So, as impartially as possible, I have to say your recent postings on the subject have unconsciously brought to mind the words 'partisan' and 'obsessive'.

 

It is perfectly possible to discuss the relative merits of two competing products without conveying these impressions.

 

Just my two penn'orth.

 

Regards,

John Isherwood.

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3 minutes ago, cctransuk said:

 

I read threads out of general interest - not necessarily, as in this case, because I have any interest in buying the model.

 

So, as impartially as possible, I have to say your recent postings on the subject have unconsciously brought to mind the words 'partisan' and 'obsessive'.

 

It is perfectly possible to discuss the relative merits of two competing products without conveying these impressions.

 

Just my two penn'orth.

 

Regards,

John Isherwood.

 

Try to give examples where I have said anything not based on fact, or suitably qualified, before you 'have a go'.

 

However, I will not be drawn into grumpy or subjective 'debates'.  You have a consistent record of being tendentious and have made RMWeb a 'hostile environment' in the past.  I will not engage with that any further, but will keep to a measured, fact-base, assessment in my post.  

 

But, hey, thanks for thinking of me!

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9 minutes ago, Edwardian said:

tendentious

 

ooh! new word for me. Every day is a school day :)

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17 minutes ago, cctransuk said:

 

So, as impartially as possible, I have to say your recent postings on the subject have unconsciously brought to mind the words 'partisan' and 'obsessive'.

 

 

Wow, there's irony for you.

 

Darius

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I can't work out whether it's the supposed merits of toy trains or something important people are banging on about. Must be something important I suppose from the amount of opinion it has generated... 

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I liked the section when Simon showed Hattons & Rails Of Sheffield the very same version he had Hornby produce Hatton & Rails where a picture.

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Hornby now showing additional liveries available.

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It is important to realise that tooling costs and the complexity of tooling means that sometimes individual details peculiar to only one or two members of a class cannot be incorporated without a completely separate set of tools, as there are only so many slides that you can incorporate into a tool. Separate tooling is unlikely to be a viable option merely in order to represent one or two examples as they existed at one particular time. Regardless of the manufacturer, I think that we have to accept that choices are made. "Do we do that particular livery/number even though the tooling does not represent it in every detail?" I've been involved, more than once, in making such judgements. Sometimes the customers agree. Sometimes they don't. They do, however, have the choice. (CJL)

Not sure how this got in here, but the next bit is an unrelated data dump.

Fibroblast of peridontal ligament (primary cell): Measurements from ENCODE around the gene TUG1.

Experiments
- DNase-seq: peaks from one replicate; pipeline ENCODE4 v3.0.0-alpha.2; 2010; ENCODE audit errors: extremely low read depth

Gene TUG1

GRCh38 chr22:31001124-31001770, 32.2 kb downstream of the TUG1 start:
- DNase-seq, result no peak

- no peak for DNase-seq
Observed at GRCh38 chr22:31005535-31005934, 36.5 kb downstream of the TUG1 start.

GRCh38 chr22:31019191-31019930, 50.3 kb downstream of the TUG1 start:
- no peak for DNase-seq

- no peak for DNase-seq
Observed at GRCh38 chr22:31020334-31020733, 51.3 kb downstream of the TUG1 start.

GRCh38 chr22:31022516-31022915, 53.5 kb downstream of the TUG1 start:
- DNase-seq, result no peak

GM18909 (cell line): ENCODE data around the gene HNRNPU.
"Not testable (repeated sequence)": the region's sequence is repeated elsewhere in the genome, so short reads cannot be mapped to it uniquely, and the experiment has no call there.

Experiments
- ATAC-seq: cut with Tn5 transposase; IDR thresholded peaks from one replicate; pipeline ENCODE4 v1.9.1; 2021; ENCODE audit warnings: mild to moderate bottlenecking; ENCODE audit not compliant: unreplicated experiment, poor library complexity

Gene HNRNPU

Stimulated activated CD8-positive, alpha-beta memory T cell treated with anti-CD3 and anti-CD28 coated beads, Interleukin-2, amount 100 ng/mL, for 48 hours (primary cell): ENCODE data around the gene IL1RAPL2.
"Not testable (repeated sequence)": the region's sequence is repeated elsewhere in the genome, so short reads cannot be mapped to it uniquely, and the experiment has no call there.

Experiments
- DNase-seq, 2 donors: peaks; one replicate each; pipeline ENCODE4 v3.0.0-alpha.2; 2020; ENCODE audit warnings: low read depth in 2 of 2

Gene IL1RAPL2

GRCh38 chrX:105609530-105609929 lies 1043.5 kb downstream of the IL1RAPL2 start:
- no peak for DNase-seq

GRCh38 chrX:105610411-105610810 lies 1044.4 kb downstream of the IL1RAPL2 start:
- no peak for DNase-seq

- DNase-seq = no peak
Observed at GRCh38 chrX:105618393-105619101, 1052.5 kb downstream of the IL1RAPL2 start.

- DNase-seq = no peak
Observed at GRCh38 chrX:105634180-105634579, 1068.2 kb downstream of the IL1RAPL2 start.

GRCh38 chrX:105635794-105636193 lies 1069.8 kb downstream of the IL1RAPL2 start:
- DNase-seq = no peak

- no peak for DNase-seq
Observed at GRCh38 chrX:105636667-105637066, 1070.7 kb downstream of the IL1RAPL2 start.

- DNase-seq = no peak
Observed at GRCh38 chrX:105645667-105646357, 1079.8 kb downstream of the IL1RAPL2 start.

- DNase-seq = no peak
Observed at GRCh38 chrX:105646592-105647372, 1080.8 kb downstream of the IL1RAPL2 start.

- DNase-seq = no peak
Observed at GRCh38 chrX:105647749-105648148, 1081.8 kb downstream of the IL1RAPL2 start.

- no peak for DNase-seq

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2 minutes ago, dibber25 said:

It is important to realise that tooling costs and the complexity of tooling means that sometimes individual details peculiar to only one or two members of a class cannot be incorporated without a completely separate set of tools, as there are only so many slides that you can incorporate into a tool. Separate tooling is unlikely to be a viable option merely in order to represent one or two examples as they existed at one particular time. Regardless of the manufacturer, I think that we have to accept that choices are made. "Do we do that particular livery/number even though the tooling does not represent it in every detail?" I've been involved, more than once, in making such judgements. Sometimes the customers agree. Sometimes they don't. They do, however, have the choice. (CJL)

 

Agreed, but.

 

Most of the details with issues we've been discussing here aren't the ones specific to individual locomotives, they're the ones common across the class.

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3 minutes ago, Ian J. said:

 

Agreed, but.

 

Most of the details with issues we've been discussing here aren't the ones specific to individual locomotives, they're the ones common across the class.

Absolutely. I wasn't suggesting otherwise, but without wading through pages to quote chapter and verse, I noted some comments regarding a repair strip on the cab rear of one locomotive at one particular period. (CJL)

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9 minutes ago, dibber25 said:

Absolutely. I wasn't suggesting otherwise, but without wading through pages to quote chapter and verse, I noted some comments regarding a repair strip on the cab rear of one locomotive at one particular period. (CJL)

 

Good point. That is, I think, one of the one or two loco specific details that has come up here.

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16 minutes ago, dibber25 said:

Absolutely. I wasn't suggesting otherwise, but without wading through pages to quote chapter and verse, I noted some comments regarding a repair strip on the cab rear of one locomotive at one particular period. (CJL)

I'm not so sure that it is a 'repair strip' as it appears on photos of engines in original Stroudley livery and on a variety of engines including one that went to the K&ESR and one that finished up in GWR hands via the WC&PR.   In fact it is far harder to find a photo of an engine on which it doesn't appear.  I wonder if it was actually there to either strengthen the back sheet or possibly to reinforce a joint between two plates in the back sheet?